Get Involved: Apply to be on ESE's Educator Effectiveness Teacher Advisory CabinetWhat do current members say about their experience on the Cabinet? "The Teacher Advisory Cabinet has given teachers the unique opportunity to play a key role in education at the state level. As a special educator, it is refreshing to have a voice in decisions that impact all students. It has also given me the opportunity to have open discussions and share ideas with some of the most brilliant and accomplished educators in our state. I am able to take that information back to my district to help them make decisions that directly impact what is happening in our classrooms." — Tim Tichacek, teacher, Dighton-Rehoboth Regional School DistrictLearn more about the advisory cabinet, and apply today! The application link and supporting materials are available online. Applications are due Monday, July 27th.
In the news:This week, a team of juniors at Apponequet Regional High School and their teacher, Rob Powers, made national news with a history project on longtime Boston organized crime boss, James "Whitey" Bulger. As part of a National History Day project, the students created a website detailing Bulger's legacy and wrote to him at the high-security prison where he is serving two consecutive life sentences to ask what he thinks his legacy is. To their surprise, he wrote back in a personal, page- long letter.Mr. Powers, who is also a member of ESE's Teacher Advisory Cabinet, said, "This project certainly took all of us by surprise. It has been a remarkable experience to support my students as they take a creative risk such as this one. What pleases me the most about this project is that our students have gone beyond the mere receiving of historical interpretation and contributed to the history themselves. This kind of authentic learning is what we need more of in our classrooms. I move on from this experience even more committed to well-structured, project-based learning than ever before."You can watch coverage of the story on WCVB-5's website, and the Christian Science Monitor wrote about how the project relates to teaching historical understanding. Connect with Rob on Twitter at @RobPowersEDU, and use #TeachersTopThree to join the conversation online.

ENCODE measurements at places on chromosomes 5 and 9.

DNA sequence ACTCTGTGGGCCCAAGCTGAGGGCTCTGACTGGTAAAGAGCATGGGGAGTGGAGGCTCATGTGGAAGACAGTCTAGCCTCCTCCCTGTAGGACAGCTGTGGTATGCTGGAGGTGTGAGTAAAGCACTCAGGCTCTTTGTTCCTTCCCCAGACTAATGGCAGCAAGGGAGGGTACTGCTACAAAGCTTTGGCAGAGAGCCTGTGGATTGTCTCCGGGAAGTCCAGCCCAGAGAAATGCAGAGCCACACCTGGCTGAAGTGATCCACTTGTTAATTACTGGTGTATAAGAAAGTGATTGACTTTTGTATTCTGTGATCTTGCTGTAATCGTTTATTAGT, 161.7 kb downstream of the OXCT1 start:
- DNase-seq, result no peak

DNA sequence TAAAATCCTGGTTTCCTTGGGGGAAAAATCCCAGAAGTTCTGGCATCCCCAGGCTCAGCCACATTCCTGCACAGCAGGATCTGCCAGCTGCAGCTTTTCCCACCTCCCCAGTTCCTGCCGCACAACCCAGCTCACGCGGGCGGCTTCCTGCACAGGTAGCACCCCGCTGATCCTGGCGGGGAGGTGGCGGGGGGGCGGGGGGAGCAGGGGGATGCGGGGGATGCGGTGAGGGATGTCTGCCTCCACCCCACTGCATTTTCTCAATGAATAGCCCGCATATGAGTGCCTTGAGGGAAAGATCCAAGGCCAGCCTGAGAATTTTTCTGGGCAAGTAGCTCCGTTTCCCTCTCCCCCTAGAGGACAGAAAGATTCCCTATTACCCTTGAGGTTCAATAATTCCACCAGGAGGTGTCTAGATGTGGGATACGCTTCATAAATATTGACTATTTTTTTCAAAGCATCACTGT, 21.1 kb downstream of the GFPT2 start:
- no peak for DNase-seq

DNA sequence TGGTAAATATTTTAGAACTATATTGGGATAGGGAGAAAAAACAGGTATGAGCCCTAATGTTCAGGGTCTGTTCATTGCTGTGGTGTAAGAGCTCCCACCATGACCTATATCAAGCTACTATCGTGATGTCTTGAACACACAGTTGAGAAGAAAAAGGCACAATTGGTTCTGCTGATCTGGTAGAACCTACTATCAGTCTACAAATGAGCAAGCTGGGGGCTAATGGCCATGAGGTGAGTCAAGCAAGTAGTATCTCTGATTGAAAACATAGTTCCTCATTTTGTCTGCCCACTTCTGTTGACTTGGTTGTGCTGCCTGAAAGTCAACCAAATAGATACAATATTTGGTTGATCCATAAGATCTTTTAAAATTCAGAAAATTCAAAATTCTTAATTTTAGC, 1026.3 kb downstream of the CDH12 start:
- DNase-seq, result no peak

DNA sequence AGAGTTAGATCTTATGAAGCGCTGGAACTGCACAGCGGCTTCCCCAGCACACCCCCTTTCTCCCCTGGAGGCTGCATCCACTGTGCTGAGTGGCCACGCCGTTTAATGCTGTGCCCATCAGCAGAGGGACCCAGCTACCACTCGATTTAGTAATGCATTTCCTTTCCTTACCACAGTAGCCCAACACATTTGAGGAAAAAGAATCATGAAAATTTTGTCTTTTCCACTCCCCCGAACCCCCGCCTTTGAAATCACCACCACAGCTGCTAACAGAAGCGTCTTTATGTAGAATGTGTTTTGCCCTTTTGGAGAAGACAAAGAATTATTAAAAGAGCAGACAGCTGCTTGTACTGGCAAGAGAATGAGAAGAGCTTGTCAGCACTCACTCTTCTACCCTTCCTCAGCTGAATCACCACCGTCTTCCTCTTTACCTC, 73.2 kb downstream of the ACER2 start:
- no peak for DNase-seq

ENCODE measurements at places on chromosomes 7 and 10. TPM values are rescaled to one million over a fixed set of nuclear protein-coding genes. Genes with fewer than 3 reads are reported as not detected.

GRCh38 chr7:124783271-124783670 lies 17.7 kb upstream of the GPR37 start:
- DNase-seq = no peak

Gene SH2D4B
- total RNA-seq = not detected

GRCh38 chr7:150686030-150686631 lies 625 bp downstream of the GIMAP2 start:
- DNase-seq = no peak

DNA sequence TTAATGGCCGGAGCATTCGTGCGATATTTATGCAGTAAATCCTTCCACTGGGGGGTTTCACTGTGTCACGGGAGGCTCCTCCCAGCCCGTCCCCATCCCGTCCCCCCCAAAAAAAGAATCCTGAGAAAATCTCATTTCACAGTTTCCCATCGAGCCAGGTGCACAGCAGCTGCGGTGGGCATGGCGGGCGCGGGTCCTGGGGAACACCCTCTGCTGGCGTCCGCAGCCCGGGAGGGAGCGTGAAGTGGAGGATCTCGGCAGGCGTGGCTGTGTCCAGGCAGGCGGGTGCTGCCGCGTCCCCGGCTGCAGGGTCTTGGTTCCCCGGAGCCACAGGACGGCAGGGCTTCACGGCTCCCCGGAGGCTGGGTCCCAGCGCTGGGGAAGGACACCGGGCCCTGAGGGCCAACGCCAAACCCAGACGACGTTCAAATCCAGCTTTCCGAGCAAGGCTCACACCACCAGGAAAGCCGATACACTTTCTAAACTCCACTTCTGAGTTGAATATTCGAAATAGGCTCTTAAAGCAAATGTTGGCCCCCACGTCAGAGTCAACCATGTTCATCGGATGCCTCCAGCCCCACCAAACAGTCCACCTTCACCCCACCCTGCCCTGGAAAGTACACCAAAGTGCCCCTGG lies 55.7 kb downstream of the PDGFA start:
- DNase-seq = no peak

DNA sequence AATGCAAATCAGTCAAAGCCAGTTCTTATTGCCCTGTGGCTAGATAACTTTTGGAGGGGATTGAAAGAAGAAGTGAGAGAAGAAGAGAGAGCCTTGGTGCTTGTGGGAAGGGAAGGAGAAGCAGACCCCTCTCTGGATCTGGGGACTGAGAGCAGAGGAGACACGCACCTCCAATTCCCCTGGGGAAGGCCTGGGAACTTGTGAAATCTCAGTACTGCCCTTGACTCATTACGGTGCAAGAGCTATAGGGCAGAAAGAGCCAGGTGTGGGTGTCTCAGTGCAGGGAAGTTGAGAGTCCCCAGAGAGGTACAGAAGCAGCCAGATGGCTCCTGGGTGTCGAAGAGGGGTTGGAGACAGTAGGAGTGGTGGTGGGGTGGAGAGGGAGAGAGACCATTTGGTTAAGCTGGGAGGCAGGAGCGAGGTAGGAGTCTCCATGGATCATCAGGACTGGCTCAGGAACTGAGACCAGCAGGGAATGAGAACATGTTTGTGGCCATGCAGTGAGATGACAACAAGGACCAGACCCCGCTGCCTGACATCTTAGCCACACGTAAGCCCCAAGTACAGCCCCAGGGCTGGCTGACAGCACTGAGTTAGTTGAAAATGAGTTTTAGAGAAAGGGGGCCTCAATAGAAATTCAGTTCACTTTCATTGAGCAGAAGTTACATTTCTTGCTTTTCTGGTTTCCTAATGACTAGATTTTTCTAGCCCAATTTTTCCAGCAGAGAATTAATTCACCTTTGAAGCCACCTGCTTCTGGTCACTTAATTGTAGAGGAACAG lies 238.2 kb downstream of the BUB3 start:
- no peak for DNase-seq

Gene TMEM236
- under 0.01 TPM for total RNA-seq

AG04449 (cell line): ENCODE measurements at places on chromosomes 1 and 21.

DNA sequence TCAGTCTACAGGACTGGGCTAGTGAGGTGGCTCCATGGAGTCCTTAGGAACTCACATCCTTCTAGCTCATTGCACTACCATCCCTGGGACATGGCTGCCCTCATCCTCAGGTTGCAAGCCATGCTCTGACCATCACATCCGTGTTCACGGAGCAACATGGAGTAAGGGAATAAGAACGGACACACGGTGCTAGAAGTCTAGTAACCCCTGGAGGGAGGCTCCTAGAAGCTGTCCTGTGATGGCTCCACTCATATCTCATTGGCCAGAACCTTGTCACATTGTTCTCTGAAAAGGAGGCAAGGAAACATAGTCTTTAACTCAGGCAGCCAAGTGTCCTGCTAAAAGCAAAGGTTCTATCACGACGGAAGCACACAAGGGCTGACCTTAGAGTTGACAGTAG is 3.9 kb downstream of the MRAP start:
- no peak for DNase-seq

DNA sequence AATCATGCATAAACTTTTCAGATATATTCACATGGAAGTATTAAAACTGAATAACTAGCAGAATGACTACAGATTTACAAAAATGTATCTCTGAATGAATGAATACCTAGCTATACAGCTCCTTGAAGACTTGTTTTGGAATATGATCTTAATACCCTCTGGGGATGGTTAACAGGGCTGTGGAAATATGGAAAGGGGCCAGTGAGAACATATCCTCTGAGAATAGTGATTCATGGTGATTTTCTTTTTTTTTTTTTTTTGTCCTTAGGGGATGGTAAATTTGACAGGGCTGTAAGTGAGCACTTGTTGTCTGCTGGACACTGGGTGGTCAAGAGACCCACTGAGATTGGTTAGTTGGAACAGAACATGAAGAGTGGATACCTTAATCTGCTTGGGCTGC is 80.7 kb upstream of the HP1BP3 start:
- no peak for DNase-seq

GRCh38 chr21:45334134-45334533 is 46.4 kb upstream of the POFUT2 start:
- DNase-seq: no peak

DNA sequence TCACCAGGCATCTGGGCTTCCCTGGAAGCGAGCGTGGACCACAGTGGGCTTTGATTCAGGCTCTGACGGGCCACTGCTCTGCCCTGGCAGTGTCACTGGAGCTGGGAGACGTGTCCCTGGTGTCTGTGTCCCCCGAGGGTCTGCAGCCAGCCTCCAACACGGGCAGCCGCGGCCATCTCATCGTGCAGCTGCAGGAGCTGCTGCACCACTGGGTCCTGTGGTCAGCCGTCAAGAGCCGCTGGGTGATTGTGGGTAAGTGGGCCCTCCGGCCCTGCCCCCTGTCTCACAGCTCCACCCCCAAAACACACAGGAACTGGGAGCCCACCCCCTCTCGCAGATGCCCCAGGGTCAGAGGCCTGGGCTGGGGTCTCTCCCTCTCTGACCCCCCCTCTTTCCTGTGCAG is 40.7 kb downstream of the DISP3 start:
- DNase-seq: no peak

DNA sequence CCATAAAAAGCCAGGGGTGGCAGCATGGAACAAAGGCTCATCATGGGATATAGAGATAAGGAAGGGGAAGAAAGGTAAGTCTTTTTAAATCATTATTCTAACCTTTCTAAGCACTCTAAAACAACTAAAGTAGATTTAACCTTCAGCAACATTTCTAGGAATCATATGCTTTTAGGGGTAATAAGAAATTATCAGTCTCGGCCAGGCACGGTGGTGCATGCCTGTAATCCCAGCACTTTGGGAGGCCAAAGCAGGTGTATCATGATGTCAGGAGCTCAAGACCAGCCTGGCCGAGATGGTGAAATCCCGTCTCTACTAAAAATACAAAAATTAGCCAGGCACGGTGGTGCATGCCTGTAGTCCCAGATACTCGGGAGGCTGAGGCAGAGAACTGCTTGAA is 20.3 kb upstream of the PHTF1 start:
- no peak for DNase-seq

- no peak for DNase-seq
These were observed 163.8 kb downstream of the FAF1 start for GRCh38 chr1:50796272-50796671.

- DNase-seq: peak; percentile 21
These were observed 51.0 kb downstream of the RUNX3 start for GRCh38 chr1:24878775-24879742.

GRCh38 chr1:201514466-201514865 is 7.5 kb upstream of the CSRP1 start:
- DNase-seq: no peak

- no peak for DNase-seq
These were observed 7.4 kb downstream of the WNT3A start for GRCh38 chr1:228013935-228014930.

Spotlight on Teacher Leadership: Boston teachers participate in Learning Lab with USED and National BoardIn February, a group of middle school educators from Boston Public Schools participated in the U.S. Department of Education's Teach to Lead Summit, where they worked with other teachers and education leaders from across the country to turn their teacher leadership idea into a reality. After the summit, they built a teacher-run blog that showcases strategies for how teachers can use writing to improve understanding, especially for English language learners and students with disabilities.Their idea was one of a handful chosen to receive extra support and attention from both USED and the National Board for Professional Teaching Standards by hosting a local "leadership lab" where Massachusetts teacher leaders and policymakers pledged to support their work. David Buchanan, assistant director of the Office of Humanities and Literacy at ESE's Center for Curriculum and Instruction, was in attendance to offer support and advice. He said, "The presentation of what the teachers have achieved was absolutely inspiring. It was a testament to the power of both fostering student voice through writing and empowering teachers to address the challenges they and their students face every day."Jenn Dines of the Gardner Pilot Academy in Boston was one of the project leaders. She said, "One of our goals with this project is to show that teachers are intellectuals. We can be leaders of our own learning, which benefits our students, our colleagues, and ourselves."Check out their blog, Writing is Thinking, to learn about the strategies they've tried and to offer to contribute your own.
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